The Asahi Shimbun via Getty Images
Pro-Russian protesters surround a barricade made by used tires and barbed wire Friday in Donetsk, Ukraine. Pro-Russian protesters took control of the government building and have held it since Sunday.
The Asahi Shimbun via Getty Images
In Ukraine's eastern city of Donetsk, activists who want to align the country more with Russia seized a regional administration building in the center of town last weekend. NPR correspondent Ari Shapiro went inside the building Friday and reports on what it was like:
Overnight, reports said pro-Russian protesters here in Donetsk had reinforced the barricade surrounding the 11-story government building that the demonstrators have occupied since Sunday. This morning, I made the 10-minute walk through wintry weather with my translator and security adviser, to see what the new construction looked like.
The scene had changed completely in just a few days. On Tuesday, the weather was warm and people paraded outside the building with their children. There were balloon arches. The operation looked like a Disneyland version of an armed occupation, except the Molotov cocktails and lead pipes were real.
From Donetsk: NPR's Ari Shapiro describes what it's like inside the government building seized by pro-Russia activists.
Today, several new layers of barricades had been erected. There were two solid borders made up of tires and razor wire surrounding the building. At the only gap, a masked man checked identification of everyone who walked through. We explained that we're American reporters, hoping to interview one of the protest organizers. After scrutinizing our press cards, he handed us off to another man in fatigues, who whisked us inside.
We passed at least three checkpoints, pulling out identification at every stop. Our bags were searched. Inside, the building was a beehive of organized activity. Lights were on, even though the government says it has disconnected electricity to the building. Streams of young men ran up and down flights of stairs, carrying palettes of supplies. In a corner, a large pile of canned and jarred foods suggested that the demonstrators are planning to be here for a while.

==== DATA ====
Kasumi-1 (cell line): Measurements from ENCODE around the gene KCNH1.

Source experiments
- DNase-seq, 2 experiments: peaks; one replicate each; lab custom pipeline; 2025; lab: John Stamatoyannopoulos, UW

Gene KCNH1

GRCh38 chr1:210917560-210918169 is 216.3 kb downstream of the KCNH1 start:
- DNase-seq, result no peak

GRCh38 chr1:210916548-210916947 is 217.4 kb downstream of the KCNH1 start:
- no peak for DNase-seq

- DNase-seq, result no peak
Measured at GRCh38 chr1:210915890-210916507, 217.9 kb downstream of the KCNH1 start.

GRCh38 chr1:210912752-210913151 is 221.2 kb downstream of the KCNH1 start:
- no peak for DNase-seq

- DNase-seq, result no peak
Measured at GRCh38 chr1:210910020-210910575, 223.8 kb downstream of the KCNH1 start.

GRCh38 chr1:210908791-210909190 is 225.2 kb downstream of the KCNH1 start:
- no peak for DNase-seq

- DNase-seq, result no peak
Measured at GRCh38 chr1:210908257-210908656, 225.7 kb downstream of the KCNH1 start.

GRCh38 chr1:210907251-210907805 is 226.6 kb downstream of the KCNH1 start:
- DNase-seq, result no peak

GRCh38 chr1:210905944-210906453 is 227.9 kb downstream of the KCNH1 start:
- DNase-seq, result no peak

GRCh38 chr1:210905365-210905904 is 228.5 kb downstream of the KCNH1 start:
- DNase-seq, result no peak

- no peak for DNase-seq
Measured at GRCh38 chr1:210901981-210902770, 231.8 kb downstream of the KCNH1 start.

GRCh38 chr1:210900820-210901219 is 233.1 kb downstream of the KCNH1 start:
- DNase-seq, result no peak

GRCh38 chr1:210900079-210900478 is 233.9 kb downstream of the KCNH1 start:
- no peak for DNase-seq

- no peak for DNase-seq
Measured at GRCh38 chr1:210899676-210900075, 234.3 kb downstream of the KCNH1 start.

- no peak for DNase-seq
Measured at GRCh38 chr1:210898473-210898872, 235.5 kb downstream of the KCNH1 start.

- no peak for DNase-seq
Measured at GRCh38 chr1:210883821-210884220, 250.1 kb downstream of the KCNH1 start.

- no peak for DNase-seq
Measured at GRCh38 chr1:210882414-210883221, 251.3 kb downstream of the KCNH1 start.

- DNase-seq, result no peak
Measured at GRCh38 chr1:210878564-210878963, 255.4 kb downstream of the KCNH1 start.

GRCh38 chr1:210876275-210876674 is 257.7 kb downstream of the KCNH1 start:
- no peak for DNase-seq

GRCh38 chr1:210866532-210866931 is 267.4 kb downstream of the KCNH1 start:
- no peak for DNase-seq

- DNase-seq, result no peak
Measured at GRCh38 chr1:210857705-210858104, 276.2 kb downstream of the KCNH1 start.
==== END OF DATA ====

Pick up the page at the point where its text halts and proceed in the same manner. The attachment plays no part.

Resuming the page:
At a table, women sliced cheese, sausages and pickled tomatoes for sandwiches. Some brewed hot tea, which they distributed to the men outside. Other women stood at a first aid station behind a table of pills and other medical supplies. Behind them, signs listed a phone number to reach a building supervisor.
The entire operation seemed far more coordinated and hierarchical than just a few days ago. On Tuesday, people were drinking in public. Today, there was no alcohol to be seen.
The walls were lined with posters and handmade signs in Russian. One read, "If you pillage, I will break your hand." Another had a dollar sign followed by, "Go away!" "Ukrainian media are lying sluts," read a third.
I tried to pull out my iPhone to take a picture. "No photos," our escort said in polite but firm English.
We walked briskly down a hall, and reached a man in fatigues sitting behind a desk. Our escort explained in Russian that we are American reporters seeking an interview. "Nyet, nyet," the man behind the desk said crisply.
We left as quickly as we arrived, our bags searched one more time at the final perimeter.
Once we had left the building but were still inside the barricade, we crossed paths with an American reporter we'd met earlier. He was eating a chocolate truffle. "They just held me in a room for an hour," the journalist said. "They gave me this on the way out."